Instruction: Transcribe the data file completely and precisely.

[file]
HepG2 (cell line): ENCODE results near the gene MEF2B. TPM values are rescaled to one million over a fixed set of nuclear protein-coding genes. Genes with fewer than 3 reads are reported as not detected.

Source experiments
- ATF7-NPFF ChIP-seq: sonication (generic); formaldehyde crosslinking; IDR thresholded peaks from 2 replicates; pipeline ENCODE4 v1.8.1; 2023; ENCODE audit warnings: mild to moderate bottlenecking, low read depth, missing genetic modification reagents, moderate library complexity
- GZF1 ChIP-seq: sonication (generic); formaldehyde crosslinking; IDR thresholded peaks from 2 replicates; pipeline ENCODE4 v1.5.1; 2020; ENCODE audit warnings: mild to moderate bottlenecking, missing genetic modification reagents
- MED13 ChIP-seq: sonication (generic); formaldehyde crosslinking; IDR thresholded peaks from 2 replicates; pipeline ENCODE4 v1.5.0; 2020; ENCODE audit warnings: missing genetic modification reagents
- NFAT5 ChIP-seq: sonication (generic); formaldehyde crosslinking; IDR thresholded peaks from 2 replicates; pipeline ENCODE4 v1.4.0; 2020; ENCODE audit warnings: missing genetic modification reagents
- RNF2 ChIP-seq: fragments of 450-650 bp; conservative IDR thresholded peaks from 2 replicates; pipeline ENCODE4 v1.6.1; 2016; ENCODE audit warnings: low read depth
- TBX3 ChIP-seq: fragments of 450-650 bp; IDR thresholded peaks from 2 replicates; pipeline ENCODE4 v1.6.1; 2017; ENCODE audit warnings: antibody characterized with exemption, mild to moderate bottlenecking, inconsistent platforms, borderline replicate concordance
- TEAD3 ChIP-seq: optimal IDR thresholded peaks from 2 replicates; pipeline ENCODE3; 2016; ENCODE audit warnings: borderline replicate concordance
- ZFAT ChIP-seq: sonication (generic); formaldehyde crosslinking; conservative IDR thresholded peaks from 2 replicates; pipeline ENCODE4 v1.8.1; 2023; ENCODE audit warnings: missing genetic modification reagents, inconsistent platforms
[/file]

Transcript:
HepG2 (cell line): ENCODE results near the gene MEF2B. TPM values are rescaled to one million over a fixed set of nuclear protein-coding genes. Genes with fewer than 3 reads are reported as not detected.

Source experiments
- ATF7-NPFF ChIP-seq: sonication (generic); formaldehyde crosslinking; IDR thresholded peaks from 2 replicates; pipeline ENCODE4 v1.8.1; 2023; ENCODE audit warnings: mild to moderate bottlenecking, low read depth, missing genetic modification reagents, moderate library complexity
- GZF1 ChIP-seq: sonication (generic); formaldehyde crosslinking; IDR thresholded peaks from 2 replicates; pipeline ENCODE4 v1.5.1; 2020; ENCODE audit warnings: mild to moderate bottlenecking, missing genetic modification reagents
- MED13 ChIP-seq: sonication (generic); formaldehyde crosslinking; IDR thresholded peaks from 2 replicates; pipeline ENCODE4 v1.5.0; 2020; ENCODE audit warnings: missing genetic modification reagents
- NFAT5 ChIP-seq: sonication (generic); formaldehyde crosslinking; IDR thresholded peaks from 2 replicates; pipeline ENCODE4 v1.4.0; 2020; ENCODE audit warnings: missing genetic modification reagents
- RNF2 ChIP-seq: fragments of 450-650 bp; conservative IDR thresholded peaks from 2 replicates; pipeline ENCODE4 v1.6.1; 2016; ENCODE audit warnings: low read depth
- TBX3 ChIP-seq: fragments of 450-650 bp; IDR thresholded peaks from 2 replicates; pipeline ENCODE4 v1.6.1; 2017; ENCODE audit warnings: antibody characterized with exemption, mild to moderate bottlenecking, inconsistent platforms, borderline replicate concordance
- TEAD3 ChIP-seq: optimal IDR thresholded peaks from 2 replicates; pipeline ENCODE3; 2016; ENCODE audit warnings: borderline replicate concordance
- ZFAT ChIP-seq: sonication (generic); formaldehyde crosslinking; conservative IDR thresholded peaks from 2 replicates; pipeline ENCODE4 v1.8.1; 2023; ENCODE audit warnings: missing genetic modification reagents, inconsistent platforms